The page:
Monday, August 31, 2015

We have ways to make you talk--sometimes

The classroom is abuzz with chatter as small groups of students discuss what they've observed in a film clip--one group focusing on setting and costumes, one on character development, one on plot--but I notice that one group is strangely silent. 

"You need to be discussing what you've observed," I remind them. 

No response.

"In a minute I'll be asking your group to report to the class, so be sure you've got something to report," I say.

They just sit. They're not even looking at each other. One of them leafs through the textbook while another bounces a tennis ball on the desk.

Time is up. The class needs to move on. What do I do?

The other groups provides plenty of fodder for class discussion, but that one silent group offers essentially nothing. I ask leading questions that end up being answered by members of other groups, but the silent group maintains its silence throughout the class.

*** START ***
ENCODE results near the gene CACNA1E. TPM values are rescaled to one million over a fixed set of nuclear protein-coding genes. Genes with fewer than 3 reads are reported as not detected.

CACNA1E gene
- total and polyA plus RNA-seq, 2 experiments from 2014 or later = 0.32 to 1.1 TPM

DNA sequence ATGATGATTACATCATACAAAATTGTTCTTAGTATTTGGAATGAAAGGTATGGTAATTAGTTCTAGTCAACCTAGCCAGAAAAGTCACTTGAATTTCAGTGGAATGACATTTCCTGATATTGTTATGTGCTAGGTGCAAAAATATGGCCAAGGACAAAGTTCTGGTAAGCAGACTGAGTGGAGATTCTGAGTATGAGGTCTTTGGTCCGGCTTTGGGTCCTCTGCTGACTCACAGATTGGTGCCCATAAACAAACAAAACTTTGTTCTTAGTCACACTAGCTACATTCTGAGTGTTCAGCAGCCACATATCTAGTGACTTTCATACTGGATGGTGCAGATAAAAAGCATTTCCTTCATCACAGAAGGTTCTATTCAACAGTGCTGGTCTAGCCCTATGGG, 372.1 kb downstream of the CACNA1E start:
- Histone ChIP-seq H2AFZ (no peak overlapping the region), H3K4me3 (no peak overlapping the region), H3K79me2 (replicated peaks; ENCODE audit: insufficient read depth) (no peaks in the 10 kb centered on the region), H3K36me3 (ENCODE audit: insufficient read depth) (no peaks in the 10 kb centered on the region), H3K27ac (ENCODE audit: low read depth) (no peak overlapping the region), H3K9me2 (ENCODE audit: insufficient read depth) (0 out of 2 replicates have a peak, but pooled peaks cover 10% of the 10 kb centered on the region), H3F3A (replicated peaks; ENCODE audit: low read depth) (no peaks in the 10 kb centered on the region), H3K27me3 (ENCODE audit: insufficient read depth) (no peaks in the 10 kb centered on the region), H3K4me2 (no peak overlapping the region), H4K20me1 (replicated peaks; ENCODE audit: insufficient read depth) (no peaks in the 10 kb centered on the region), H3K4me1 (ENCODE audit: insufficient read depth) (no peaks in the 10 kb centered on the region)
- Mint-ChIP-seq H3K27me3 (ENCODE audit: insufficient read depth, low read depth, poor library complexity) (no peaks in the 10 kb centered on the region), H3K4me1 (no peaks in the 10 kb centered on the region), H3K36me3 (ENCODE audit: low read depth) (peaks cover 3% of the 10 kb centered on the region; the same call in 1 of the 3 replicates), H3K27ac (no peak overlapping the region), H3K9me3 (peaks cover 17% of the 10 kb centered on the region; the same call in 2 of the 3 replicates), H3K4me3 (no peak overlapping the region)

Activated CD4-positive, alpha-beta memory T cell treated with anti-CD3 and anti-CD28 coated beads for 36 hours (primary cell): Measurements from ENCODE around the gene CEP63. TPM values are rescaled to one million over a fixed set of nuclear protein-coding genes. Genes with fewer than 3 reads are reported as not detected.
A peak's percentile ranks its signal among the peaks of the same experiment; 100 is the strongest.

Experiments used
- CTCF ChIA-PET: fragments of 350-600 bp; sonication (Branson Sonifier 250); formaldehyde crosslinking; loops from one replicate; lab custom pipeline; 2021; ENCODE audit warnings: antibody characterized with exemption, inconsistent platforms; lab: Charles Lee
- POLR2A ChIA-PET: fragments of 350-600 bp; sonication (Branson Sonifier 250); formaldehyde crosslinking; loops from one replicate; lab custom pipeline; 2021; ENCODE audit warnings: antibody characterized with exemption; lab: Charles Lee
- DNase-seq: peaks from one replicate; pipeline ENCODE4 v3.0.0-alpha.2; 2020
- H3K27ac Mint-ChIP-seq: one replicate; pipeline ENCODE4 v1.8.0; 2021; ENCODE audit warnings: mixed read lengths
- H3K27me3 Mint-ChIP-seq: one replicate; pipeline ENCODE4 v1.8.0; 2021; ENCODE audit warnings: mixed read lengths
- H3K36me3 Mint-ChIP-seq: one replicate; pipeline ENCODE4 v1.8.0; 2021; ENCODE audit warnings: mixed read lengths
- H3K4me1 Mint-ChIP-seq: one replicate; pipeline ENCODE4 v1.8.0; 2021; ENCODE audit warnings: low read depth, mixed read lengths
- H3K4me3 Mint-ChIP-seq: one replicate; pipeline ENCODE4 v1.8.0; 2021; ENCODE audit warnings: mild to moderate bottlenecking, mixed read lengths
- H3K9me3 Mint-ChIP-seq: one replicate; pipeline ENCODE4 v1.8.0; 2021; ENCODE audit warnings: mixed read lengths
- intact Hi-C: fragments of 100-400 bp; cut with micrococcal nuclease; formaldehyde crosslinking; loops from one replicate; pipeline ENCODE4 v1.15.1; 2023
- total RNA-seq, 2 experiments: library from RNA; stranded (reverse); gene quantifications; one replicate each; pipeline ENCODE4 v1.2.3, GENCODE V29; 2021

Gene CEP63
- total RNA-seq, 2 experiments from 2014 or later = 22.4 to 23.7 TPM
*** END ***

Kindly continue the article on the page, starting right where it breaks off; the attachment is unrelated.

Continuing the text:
After class I ask one of the silent group's members what the problem was. "I don't know," she shrugs; "Nobody wanted to talk."

From my perspective, it didn't look like anyone in that group even tried to talk. What is the problem here? 

I suppose it's possible that the silent group contained only students who hadn't done the reading, but here's the thing: they could have answered the question without having done the reading because they were responding to a film clip I had just shown them. 

So there's something wrong here but I don't know what it is. Maybe those four students have some history with each other (already?), or maybe they thought I wouldn't notice that they weren't doing the work. I don't know.

What about next time? It's a small class, so in future I may have to arrange group work so the silent ones don't all end up in the same group. What I'd really like, though, is a way to make them talk.   


Bardiac said...

That's weird! Are they first year students?

Bev said...

Yes, in a class I've taught enough times to know that this isn't how it usually goes. Strange.

Contingent Cassandra said...

Sounds like some sort of odd anomaly. And all I can think of is to break them up, at least for the moment. At the very least, you'll get a clearer sense of whether it's the individuals, or the group chemistry, or a bit of both. Here's hoping that they each work better with others in the class than with each other.